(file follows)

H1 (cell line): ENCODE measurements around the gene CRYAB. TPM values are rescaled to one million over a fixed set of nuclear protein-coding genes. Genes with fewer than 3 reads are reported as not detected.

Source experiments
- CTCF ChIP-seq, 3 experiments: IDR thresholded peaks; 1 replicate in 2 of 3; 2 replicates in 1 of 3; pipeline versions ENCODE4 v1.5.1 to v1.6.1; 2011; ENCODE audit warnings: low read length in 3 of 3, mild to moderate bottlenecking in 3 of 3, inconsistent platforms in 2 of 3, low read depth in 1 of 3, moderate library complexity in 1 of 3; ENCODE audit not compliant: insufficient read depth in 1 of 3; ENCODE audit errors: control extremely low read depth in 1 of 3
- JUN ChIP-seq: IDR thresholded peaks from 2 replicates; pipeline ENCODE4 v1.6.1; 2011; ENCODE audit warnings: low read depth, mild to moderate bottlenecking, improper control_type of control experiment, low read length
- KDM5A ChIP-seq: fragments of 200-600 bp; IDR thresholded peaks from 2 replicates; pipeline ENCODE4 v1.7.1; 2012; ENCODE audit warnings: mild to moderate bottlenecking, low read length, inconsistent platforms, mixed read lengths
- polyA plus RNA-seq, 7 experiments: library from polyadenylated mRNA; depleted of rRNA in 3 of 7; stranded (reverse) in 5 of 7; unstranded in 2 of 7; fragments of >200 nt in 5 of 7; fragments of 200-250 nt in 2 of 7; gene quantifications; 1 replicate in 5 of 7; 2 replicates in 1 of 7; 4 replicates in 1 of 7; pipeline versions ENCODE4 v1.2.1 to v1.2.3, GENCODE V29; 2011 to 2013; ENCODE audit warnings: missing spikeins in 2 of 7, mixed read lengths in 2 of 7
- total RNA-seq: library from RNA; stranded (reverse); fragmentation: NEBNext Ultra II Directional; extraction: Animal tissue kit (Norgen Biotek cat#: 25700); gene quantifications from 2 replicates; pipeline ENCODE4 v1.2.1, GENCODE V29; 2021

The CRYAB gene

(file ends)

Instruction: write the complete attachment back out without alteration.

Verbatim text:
H1 (cell line): ENCODE measurements around the gene CRYAB. TPM values are rescaled to one million over a fixed set of nuclear protein-coding genes. Genes with fewer than 3 reads are reported as not detected.

Source experiments
- CTCF ChIP-seq, 3 experiments: IDR thresholded peaks; 1 replicate in 2 of 3; 2 replicates in 1 of 3; pipeline versions ENCODE4 v1.5.1 to v1.6.1; 2011; ENCODE audit warnings: low read length in 3 of 3, mild to moderate bottlenecking in 3 of 3, inconsistent platforms in 2 of 3, low read depth in 1 of 3, moderate library complexity in 1 of 3; ENCODE audit not compliant: insufficient read depth in 1 of 3; ENCODE audit errors: control extremely low read depth in 1 of 3
- JUN ChIP-seq: IDR thresholded peaks from 2 replicates; pipeline ENCODE4 v1.6.1; 2011; ENCODE audit warnings: low read depth, mild to moderate bottlenecking, improper control_type of control experiment, low read length
- KDM5A ChIP-seq: fragments of 200-600 bp; IDR thresholded peaks from 2 replicates; pipeline ENCODE4 v1.7.1; 2012; ENCODE audit warnings: mild to moderate bottlenecking, low read length, inconsistent platforms, mixed read lengths
- polyA plus RNA-seq, 7 experiments: library from polyadenylated mRNA; depleted of rRNA in 3 of 7; stranded (reverse) in 5 of 7; unstranded in 2 of 7; fragments of >200 nt in 5 of 7; fragments of 200-250 nt in 2 of 7; gene quantifications; 1 replicate in 5 of 7; 2 replicates in 1 of 7; 4 replicates in 1 of 7; pipeline versions ENCODE4 v1.2.1 to v1.2.3, GENCODE V29; 2011 to 2013; ENCODE audit warnings: missing spikeins in 2 of 7, mixed read lengths in 2 of 7
- total RNA-seq: library from RNA; stranded (reverse); fragmentation: NEBNext Ultra II Directional; extraction: Animal tissue kit (Norgen Biotek cat#: 25700); gene quantifications from 2 replicates; pipeline ENCODE4 v1.2.1, GENCODE V29; 2021

The CRYAB gene